Oakbrook Middle School teacher charged with criminal sexual conduct with a minor
The Dorchester County Sheriff’s Office says a father suspected there was an inappropriate relationship going on between his daughter, a minor, and her teacher at Oakbrook Middle School well before the teacher's arrest, but the father says he didn't have proof until recently.
When he finally had evidence, the father came forward and reported it to officials. Based on that, deputies say they have arrested and charged Allison Chilton, 27, with two counts of third degree criminal sexual conduct with a minor, and one count of criminal solicitation of a minor.
The girl’s father went to Oakbrook on Tuesday, January 2, to speak with the principal after discovering text messages between the teacher and his daughter, police said.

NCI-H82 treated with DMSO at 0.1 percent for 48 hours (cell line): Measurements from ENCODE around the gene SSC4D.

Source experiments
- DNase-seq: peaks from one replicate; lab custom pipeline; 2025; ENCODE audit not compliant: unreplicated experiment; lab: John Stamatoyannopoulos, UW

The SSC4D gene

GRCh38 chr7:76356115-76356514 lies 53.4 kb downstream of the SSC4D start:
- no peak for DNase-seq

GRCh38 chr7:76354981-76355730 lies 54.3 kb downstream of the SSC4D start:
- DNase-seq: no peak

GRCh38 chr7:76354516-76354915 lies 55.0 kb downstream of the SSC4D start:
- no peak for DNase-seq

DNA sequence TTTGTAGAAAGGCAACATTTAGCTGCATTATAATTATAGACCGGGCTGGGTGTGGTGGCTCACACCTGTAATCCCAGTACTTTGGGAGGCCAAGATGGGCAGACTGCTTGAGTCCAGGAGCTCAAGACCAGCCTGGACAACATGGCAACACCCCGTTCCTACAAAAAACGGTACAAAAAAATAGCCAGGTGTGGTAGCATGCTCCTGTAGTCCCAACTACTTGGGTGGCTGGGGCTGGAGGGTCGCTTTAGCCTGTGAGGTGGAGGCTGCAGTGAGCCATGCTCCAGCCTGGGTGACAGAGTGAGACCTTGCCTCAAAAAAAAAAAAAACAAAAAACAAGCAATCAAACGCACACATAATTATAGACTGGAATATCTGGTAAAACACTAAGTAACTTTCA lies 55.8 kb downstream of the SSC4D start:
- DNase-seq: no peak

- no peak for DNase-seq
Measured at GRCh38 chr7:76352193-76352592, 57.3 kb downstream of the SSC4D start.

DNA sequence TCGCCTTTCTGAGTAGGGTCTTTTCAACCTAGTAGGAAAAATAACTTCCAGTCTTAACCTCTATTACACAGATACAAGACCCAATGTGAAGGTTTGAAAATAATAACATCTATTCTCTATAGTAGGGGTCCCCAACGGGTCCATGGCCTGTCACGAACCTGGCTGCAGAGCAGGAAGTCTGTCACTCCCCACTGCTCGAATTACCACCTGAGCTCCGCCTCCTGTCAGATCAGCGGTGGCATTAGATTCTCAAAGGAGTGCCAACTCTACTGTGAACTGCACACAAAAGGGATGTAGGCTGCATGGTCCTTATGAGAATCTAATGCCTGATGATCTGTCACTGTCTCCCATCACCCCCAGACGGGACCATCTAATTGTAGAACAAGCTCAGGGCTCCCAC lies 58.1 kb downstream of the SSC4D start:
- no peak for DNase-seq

Some of those text messages said things such as “I want to be your wife” and “I just want to hold you,” the father told police.
The father told deputies his daughter also had been meeting Chilton in a classroom when everyone else was out for recess in the courtyard to receive extra help for her grades.
According to affidavits provided by the DCSO, the child told investigators kissed her and fondled her breast. The affidavits show Chilton reportedly admitted to kissing the child when questioned.
Police say the incidents would've occurred between August-December 2017. Deputies say that the father told them he suspects the relationship started when his daughter was in the seventh grade.
Chilton admitted to DCSO detectives that she did participate in inappropriate behavior with a minor, according to a report from DCSO.
Chilton was arrested Tuesday. She has since posted a $30,000 dollar bond, and has been released from jail.
According to Dorchester District 2 spokesperson Pat Raynor, Chilton has worked for the district since 2013, and taught special education in English language arts and mathematics.
Chilton has been placed on administrative leave that prohibits her from being on school or district property pending the outcome of investigations by district officials and law enforcement, Raynor says.